The Bible describes God as being both loving and jealous, but doesn’t that seem confusing? How can he be both?
This puzzled me, too. Yet, when I went through a big upheaval in my life, I came to understand God has both these attributes and he is still perfect.
It began some years ago. I stared out the car window at my new surroundings. Despondency swept over me. Bare trees, with stark grey branches, stood like ghosts beside the highway. Colorless grass, dormant from a long winter, covered the ground. This bleak Massachusetts landscape would be my new home. How could a place be so desolate in the spring? I wondered.
Eight hours earlier I had been in a city where white cherry and pink apple blossoms smothered the trees in our garden and buds burst forth from bushes and shrubs announcing spring.
We turned off the road into a business park and arrived at a plain-looking building. I immediately hated the drab, gloomy rooms of our hotel suite. It was nothing like our bright sunlit house in London, splashed with a blaze of color from flowers celebrating the birth of our baby, and my first ever Mother’s Day.
I had entered a wilderness and I was miserable.
I protested to my husband as he started his new job. I complained to my family and grumbled to my friends by phone for weeks, months and years to follow.
Eventually I directed my fears and struggles to God and I learned something about my heavenly Father I had not known before.
God, whose name is Consuming Fire, had not ruined my life by bringing me into what appeared an inhospitable place. I could have blamed him for the loneliness I felt with friends and family three thousand miles away. I could have resented him for having to leave the career I loved so much.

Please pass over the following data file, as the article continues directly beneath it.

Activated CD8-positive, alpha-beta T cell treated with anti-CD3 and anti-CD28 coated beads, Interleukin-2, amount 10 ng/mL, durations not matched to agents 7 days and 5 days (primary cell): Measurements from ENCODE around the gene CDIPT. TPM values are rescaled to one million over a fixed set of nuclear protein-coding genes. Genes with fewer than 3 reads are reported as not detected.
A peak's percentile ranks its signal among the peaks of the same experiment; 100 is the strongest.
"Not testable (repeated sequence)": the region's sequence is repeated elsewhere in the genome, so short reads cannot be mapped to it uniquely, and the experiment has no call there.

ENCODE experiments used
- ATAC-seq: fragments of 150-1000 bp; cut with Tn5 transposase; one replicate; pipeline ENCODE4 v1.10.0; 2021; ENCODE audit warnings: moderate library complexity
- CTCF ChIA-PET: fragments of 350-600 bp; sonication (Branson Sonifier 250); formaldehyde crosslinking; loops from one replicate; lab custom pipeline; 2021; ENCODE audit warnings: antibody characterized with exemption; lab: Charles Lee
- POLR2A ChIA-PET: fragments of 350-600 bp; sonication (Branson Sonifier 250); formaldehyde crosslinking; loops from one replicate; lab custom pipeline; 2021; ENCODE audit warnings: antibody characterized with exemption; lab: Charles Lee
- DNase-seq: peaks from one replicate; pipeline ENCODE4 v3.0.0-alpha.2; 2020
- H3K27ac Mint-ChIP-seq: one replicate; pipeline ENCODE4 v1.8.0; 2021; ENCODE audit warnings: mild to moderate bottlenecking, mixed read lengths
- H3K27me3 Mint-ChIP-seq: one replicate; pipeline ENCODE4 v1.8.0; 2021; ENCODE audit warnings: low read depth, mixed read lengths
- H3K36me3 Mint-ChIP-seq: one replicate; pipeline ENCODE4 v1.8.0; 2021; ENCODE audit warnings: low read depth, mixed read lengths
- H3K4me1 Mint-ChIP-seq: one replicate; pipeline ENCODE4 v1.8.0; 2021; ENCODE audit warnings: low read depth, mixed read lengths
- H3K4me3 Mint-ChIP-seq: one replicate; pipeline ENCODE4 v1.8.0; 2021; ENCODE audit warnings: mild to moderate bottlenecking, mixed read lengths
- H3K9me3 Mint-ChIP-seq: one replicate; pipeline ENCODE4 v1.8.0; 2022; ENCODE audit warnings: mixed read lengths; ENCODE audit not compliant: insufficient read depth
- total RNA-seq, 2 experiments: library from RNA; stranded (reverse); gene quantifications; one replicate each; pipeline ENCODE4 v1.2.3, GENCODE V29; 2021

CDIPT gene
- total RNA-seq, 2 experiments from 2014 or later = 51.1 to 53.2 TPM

I could have seen God, whose name is Jealous, in the same way I see myself when jealous over a person I love. I become suspicious. I mistrust and read malice into innocent situations. I sense betrayal and get angry. I may not openly accuse the other person of offences I think they have committed, but I will say and do things to hurt them.
Yet, God doesn’t behave like we do when jealous. God doesn’t want to destroy our lives. He wants to restore life for us.
My purpose is to give them a rich and satisfying life, says John 10:10 NLT
God is jealous when we worship our work, other people, and our homes more than him. And these were my idols. I had gradually left God out of daily activities. I had stopped making him Lord of my life because I adored my job, cherished my career, and valued my friends and social life instead.
God doesn’t bring us into the wilderness to punish us, but to save us.
In the desert he cares for us, watches over us, and waits for us to turn to him. It’s there I turned my attention to him.
Then I understood how love and jealousy can be perfect. God who loves us so much will do anything—even give up his own Son—to have us for himself so he can give us a fruitful and full life.
As Wendy Blight explains in her book I Know His Name, God is jealous for us. God’s jealousy is never an unhealthy or destructive thing.
God doesn’t want your life to go to waste. If you feel you are in the wasteland, know your heavenly Father is eager to give you a life where you can flourish, you only need to turn to him.